NCW’s Rekha Sharma called ‘bigot’, ‘misogynist’ after “love jihad” tweet

After Twitter users re-post her old tweets, she restricts her twitter account and removes old posts

Updated - October 22, 2020 04:34 am IST

Published - October 22, 2020 02:36 am IST - NEW DELHI

Rekha Sharma, the chairperson of NCW. File

Rekha Sharma, the chairperson of NCW. File

Head of the women’s rights panel, the National Commission for Women, Rekha Sharma, has been variously decribed as ‘bigot’, ‘misogynist’, “garden variety troll”, after she tweeted on Monday about her meeting with Maharashtra Governor B.S. Khoshiyari over the “rising number of love jihad cases”.

The term “love jihad” is a derogatory reference made by right-wing activists against inter-faith marriages. Many Twitter users attacked Ms. Sharma by re-posting her old tweets dating between 2011 and 2016 where she made repulsive remarks about Mahatma Gandhi, former Prime Minister Jawaharlal Nehru as well as sexual innuendos about women politicians like Sonia Gandhi and Priyanka Gandhi. Ms. Sharma told The Hindu that she doesn’t regret using the disparaging reference and that she was being trolled because of her work at the NCW.

But an old tweet purportedly from her account in 2012 against Prime Minister Narendra Modi forced her to spring to her defence on Tuesday and she replied, “Someone hacked my account and tweeted against Narendra Modi. How mischievous people are. Coming from Maharashtra and can understand why this happened.” In her tweet against the then Gujarat Chief Minister, she had written, “Narendra Modi is deaf and mute whose life revolves around mentally challenged women.”

Since making the hacking claims, Ms. Sharma has protected her Twitter account, which prohibits anyone apart from her followers from seeing her tweets or tweeting to her.

Pratik Sinha, co-founder of fact checking portal AltNews, says Ms. Sharma had soon after started to clean up her twitter history and removed 470 tweets.

“After she protected her Twitter account, NCW Chairperson has deleted nearly 460 tweets. Often the first thing Twitter users do after protecting their account after such controversies is to delete old tweets. So, we started monitoring her Twitter account and we kept archiving her account at regular intervals and found that her total tweets dropped down to 16,461 from 16,937 at the time she protected her account.” He adds that it may be difficult to determine the content of tweets deleted besides the ones which are already in public domain.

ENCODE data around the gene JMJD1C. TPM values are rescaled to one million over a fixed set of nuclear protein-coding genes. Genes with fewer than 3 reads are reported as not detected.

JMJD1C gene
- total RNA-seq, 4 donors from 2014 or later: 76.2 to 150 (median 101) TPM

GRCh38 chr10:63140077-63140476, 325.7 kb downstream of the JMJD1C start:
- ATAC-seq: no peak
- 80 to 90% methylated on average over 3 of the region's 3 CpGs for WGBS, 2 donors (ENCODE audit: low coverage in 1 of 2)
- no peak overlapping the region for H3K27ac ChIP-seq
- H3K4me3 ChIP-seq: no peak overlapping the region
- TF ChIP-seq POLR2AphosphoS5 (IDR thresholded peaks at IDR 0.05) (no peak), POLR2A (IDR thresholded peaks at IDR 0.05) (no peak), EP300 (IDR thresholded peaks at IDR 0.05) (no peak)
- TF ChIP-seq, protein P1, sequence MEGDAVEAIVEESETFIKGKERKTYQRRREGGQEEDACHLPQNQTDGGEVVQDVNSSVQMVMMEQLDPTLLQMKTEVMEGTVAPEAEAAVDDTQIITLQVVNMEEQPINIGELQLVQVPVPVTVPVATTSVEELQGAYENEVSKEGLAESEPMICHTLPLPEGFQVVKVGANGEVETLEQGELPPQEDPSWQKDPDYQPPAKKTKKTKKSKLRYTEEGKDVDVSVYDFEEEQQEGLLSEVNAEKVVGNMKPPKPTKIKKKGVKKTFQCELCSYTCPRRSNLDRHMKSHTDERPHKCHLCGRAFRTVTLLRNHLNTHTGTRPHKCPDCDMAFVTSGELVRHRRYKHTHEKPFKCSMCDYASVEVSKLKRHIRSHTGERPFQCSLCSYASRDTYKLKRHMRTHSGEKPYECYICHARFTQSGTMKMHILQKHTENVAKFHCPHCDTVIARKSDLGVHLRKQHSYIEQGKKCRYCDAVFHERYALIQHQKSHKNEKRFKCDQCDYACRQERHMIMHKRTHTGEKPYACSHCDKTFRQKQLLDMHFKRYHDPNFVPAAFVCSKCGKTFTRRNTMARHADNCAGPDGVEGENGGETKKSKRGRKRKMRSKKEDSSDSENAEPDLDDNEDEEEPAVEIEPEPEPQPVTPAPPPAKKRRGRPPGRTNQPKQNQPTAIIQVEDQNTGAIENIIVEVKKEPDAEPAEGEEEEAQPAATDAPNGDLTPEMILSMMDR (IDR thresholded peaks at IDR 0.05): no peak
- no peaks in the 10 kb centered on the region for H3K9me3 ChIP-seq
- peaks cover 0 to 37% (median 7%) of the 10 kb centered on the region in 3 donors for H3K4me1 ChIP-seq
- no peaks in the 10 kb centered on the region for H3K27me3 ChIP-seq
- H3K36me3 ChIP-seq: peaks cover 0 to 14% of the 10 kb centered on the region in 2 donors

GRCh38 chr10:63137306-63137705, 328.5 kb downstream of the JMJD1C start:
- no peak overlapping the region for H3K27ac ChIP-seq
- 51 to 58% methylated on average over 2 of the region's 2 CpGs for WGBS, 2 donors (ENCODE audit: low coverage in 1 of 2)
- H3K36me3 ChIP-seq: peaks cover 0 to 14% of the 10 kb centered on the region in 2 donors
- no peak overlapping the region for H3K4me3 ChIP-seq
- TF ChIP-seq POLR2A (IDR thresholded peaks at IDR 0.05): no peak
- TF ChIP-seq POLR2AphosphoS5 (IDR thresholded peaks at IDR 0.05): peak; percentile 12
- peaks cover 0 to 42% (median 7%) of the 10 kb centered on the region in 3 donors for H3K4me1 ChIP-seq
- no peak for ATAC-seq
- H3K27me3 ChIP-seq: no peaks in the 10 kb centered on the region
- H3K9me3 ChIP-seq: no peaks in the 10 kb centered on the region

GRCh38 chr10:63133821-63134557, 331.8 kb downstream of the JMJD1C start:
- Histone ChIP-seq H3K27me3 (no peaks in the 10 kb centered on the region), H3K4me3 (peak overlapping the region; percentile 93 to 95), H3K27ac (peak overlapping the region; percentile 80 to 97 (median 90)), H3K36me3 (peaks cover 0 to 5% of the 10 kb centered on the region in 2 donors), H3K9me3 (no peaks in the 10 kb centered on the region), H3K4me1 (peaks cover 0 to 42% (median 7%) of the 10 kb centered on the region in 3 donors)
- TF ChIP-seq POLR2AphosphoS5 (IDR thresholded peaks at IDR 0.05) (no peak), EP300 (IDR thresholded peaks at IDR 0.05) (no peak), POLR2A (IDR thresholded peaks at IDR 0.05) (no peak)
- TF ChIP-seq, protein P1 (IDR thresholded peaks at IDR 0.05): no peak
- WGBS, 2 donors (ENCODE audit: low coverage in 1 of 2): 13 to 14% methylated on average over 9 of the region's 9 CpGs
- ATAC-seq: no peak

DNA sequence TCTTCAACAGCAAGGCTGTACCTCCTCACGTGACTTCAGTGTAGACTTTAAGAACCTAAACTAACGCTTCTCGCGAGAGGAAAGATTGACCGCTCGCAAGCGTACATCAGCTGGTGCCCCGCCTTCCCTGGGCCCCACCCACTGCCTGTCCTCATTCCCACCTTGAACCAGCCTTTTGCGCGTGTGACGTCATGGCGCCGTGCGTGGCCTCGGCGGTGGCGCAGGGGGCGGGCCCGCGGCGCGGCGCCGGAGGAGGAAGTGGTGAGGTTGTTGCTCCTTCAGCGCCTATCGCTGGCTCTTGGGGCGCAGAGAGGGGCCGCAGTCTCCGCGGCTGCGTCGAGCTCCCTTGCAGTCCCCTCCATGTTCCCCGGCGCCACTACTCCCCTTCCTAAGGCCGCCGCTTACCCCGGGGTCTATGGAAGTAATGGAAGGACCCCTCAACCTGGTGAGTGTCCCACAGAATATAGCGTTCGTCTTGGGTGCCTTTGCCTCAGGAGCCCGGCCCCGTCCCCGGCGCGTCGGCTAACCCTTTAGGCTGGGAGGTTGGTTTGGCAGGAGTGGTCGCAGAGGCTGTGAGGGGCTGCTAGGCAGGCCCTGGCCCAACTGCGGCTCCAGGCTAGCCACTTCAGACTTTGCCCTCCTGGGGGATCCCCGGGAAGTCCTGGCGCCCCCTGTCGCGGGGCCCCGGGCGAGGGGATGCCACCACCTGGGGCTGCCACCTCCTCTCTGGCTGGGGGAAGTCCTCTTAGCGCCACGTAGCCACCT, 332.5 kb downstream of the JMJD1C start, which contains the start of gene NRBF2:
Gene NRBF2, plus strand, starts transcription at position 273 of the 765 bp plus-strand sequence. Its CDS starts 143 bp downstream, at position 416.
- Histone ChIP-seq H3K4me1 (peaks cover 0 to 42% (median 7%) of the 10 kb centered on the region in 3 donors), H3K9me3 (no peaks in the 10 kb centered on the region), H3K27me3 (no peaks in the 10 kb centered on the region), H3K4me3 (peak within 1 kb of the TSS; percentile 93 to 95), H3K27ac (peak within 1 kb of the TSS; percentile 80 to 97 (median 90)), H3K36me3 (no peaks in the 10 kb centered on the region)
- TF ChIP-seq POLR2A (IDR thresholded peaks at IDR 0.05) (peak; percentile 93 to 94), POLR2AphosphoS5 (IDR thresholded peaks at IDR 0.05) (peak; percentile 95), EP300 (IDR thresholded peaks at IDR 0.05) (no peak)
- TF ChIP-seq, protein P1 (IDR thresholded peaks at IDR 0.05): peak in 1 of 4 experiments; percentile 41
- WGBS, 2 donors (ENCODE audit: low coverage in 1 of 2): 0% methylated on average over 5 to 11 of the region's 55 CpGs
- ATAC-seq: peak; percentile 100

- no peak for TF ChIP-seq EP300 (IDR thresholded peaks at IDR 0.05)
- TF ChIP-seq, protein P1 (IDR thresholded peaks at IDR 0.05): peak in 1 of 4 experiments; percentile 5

“The tweets that have been highlighted on social media are only a small number of these 470 tweets, but clearly are those that she, or whoever is behind the clean-up act, thinks should not exist on her account.”

When The Hindu spoke to Ms. Sharma she said she didn’t regret using the term “love jihad”, but added that she could have used the phrase “forced conversion because of marriage”. “I have been trolled badly for the past two days. It is because people don’t like NCW working so hard.”

“When someone uses the term love jihad they are saying that Hindu woman is the property of her community and she can’t choose to love a Muslim man and if she does, we can’t listen to her and she is a victim of love jihad. Her autonomy is not respected by those who treat her as property and hate Muslims. For NCW as an institution to have tweeted this and for Rekha Sharma to have done this is of course the lowest of the low,” says Kavitha Krishnan, a woman’s rights activist and a member of the CPI(ML).

“When it is the RSS or the BJP appointing someone to the post of the Chairperson of NCW, they pick up someone like Rekha Sharma who has posted a series of tweets, where she behaves like a garden variety troll towards women in public life. They probably think she qualifies for this position because they don’t want a feminist, but someone who is absolutely patriarchal, preferably casteist and of course, communal.

Mohini Giri, chairperson of the second NCW Commission constituted in 1995, rues the deterioration of the NCW, which she says was a result of the women’s rights struggle of the 1980s.

“The NCW Act which was passed in 1990 in Parliament was a result of a lot of hard work and women’s rights movement of the 1980s against dowry deaths and bride burning or Sati. The likes of Veena Majumdar, Geeta Mukherjee, I as well as the seven sisters [seven women’s rights organisations including the AIWC, AIDWA, CWDS, NFIW, Mahila Dakshata Samiti, Young Women’s Christian Association (YWCA) and Joint Women’s Program (JWP)] had pushed for a women’s commission to safeguard women’s interest. When I headed it, we didn’t serve the cause of a particular party, but those of women. The NCW Act requires that the head of the Commission should be a women’s rights activist, but the current Chairperson has no such background. The problem is that the NCW receives funds from the Ministry of Women and Child Development, while to be fully independent it should perhaps be allocated funds under the Consolidated Fund of India like NHRC.”

A government proposal in 2014-2015, floated by former Minister for Women and Child Development Maneka Gandhi, to give teeth to the NCW was quitely buried. The proposal was to give the NCW powers on par with civil courts so that it could issue warrants and conduct judicial proceedings and was submitted to the PMO.

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